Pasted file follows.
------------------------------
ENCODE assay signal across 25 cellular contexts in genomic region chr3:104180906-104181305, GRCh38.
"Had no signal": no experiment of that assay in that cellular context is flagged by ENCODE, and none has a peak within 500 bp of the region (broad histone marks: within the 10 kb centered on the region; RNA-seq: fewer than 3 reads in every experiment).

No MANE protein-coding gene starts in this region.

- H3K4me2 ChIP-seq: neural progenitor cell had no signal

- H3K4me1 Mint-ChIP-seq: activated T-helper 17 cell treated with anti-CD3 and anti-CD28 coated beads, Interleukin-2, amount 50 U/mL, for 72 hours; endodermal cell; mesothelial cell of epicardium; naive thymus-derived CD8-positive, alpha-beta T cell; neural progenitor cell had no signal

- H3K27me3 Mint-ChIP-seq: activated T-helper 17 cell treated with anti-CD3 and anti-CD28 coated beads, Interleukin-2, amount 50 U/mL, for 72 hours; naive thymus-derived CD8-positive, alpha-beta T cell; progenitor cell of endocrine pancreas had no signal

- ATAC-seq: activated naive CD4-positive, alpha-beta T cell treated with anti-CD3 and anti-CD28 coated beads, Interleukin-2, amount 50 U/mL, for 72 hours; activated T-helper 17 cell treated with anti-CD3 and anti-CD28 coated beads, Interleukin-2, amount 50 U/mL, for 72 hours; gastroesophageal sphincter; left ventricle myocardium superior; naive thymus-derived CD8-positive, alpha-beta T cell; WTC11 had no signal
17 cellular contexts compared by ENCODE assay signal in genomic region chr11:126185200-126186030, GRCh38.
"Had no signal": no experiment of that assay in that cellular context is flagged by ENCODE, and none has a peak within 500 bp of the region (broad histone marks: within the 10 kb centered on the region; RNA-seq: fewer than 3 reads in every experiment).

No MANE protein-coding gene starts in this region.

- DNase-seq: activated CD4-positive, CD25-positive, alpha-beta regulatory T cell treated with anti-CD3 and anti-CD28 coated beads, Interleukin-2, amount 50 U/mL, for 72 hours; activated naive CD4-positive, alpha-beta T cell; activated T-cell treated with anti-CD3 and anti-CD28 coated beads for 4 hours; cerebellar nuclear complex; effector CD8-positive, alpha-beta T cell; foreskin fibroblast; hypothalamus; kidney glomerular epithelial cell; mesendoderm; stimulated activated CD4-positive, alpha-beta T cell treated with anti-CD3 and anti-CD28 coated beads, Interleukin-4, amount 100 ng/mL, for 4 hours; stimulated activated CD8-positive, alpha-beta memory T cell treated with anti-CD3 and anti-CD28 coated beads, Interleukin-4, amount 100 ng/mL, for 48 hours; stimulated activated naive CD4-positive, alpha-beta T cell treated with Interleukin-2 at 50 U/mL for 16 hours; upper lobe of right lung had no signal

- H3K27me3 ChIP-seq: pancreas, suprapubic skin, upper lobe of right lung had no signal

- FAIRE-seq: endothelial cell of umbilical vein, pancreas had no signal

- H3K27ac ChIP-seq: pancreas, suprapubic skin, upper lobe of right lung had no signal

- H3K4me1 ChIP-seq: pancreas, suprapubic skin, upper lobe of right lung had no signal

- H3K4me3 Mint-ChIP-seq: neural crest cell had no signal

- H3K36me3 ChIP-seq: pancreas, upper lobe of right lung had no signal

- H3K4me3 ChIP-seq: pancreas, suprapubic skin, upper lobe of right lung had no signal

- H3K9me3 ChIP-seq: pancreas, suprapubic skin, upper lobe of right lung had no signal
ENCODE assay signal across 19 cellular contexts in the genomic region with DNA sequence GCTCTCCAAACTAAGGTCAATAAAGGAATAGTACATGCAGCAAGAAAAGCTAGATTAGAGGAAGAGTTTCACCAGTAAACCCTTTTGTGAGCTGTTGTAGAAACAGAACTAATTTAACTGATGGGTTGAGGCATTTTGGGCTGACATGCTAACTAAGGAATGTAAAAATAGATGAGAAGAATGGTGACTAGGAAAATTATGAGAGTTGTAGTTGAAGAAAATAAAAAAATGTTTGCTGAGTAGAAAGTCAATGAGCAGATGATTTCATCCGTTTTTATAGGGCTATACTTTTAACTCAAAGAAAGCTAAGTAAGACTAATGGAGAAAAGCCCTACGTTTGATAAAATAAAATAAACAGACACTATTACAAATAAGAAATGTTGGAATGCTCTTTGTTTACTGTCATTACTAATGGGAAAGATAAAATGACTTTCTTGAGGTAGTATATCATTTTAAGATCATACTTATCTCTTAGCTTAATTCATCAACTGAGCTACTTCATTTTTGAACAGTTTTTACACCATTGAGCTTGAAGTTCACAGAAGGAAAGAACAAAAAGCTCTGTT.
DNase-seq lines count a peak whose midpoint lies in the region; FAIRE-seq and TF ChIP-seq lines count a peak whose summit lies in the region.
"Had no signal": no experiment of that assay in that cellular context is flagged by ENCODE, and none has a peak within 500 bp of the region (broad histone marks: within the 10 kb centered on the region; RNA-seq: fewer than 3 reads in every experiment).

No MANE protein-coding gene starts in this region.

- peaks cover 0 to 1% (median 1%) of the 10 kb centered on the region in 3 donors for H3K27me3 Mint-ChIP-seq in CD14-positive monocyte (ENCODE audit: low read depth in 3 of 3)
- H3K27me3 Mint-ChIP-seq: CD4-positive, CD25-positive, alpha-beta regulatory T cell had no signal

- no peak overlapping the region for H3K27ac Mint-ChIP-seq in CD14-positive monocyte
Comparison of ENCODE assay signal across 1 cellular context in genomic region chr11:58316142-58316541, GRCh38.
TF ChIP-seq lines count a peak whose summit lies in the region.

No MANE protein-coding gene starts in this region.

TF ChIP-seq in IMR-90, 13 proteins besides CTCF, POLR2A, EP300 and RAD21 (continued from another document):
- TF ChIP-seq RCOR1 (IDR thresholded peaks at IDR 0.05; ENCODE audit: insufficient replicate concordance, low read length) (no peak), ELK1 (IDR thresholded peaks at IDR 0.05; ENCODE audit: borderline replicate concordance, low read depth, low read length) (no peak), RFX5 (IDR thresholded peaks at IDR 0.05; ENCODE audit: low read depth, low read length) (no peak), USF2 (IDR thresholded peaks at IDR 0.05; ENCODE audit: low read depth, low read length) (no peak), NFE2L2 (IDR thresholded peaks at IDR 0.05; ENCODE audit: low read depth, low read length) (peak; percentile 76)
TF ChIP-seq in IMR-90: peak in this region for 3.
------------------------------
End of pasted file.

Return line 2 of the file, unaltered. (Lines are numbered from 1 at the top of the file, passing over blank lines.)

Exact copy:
"Had no signal": no experiment of that assay in that cellular context is flagged by ENCODE, and none has a peak within 500 bp of the region (broad histone marks: within the 10 kb centered on the region; RNA-seq: fewer than 3 reads in every experiment).